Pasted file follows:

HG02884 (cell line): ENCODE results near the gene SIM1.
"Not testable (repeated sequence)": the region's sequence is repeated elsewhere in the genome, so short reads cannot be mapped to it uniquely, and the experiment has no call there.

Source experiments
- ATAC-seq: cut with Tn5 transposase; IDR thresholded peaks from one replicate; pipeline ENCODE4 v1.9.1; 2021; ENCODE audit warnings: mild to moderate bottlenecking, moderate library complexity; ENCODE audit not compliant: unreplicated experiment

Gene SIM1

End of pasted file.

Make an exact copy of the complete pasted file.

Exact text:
HG02884 (cell line): ENCODE results near the gene SIM1.
"Not testable (repeated sequence)": the region's sequence is repeated elsewhere in the genome, so short reads cannot be mapped to it uniquely, and the experiment has no call there.

Source experiments
- ATAC-seq: cut with Tn5 transposase; IDR thresholded peaks from one replicate; pipeline ENCODE4 v1.9.1; 2021; ENCODE audit warnings: mild to moderate bottlenecking, moderate library complexity; ENCODE audit not compliant: unreplicated experiment

Gene SIM1